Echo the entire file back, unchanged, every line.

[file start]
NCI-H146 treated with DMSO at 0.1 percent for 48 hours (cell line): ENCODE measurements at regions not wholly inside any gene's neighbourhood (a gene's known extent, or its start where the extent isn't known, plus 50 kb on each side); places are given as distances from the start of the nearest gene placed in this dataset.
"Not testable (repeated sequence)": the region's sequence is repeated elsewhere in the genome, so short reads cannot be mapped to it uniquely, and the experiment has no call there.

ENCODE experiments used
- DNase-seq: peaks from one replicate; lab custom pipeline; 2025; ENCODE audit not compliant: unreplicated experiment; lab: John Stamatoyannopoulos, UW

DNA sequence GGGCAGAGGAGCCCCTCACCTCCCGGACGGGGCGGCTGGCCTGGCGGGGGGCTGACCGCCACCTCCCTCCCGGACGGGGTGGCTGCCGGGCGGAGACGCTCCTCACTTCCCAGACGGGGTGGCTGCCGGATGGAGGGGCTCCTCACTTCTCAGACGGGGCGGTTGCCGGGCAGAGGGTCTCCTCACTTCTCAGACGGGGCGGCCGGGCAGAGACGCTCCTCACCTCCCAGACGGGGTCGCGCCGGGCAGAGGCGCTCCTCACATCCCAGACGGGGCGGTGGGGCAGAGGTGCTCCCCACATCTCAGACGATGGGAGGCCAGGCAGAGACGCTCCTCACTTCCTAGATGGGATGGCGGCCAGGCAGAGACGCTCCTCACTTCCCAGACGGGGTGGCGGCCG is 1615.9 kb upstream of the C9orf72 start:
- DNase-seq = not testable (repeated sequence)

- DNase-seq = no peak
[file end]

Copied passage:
NCI-H146 treated with DMSO at 0.1 percent for 48 hours (cell line): ENCODE measurements at regions not wholly inside any gene's neighbourhood (a gene's known extent, or its start where the extent isn't known, plus 50 kb on each side); places are given as distances from the start of the nearest gene placed in this dataset.
"Not testable (repeated sequence)": the region's sequence is repeated elsewhere in the genome, so short reads cannot be mapped to it uniquely, and the experiment has no call there.

ENCODE experiments used
- DNase-seq: peaks from one replicate; lab custom pipeline; 2025; ENCODE audit not compliant: unreplicated experiment; lab: John Stamatoyannopoulos, UW

DNA sequence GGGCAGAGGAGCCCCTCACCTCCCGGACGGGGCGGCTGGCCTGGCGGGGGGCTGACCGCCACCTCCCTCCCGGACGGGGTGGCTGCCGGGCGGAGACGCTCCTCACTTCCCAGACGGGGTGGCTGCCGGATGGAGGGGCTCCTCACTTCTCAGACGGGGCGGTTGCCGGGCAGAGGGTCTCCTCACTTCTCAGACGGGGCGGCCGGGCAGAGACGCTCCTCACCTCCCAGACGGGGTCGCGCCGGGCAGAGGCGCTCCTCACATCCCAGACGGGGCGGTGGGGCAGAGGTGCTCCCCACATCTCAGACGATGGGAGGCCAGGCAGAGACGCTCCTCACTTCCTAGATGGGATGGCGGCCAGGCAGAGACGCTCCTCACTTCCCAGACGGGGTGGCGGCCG is 1615.9 kb upstream of the C9orf72 start:
- DNase-seq = not testable (repeated sequence)

- DNase-seq = no peak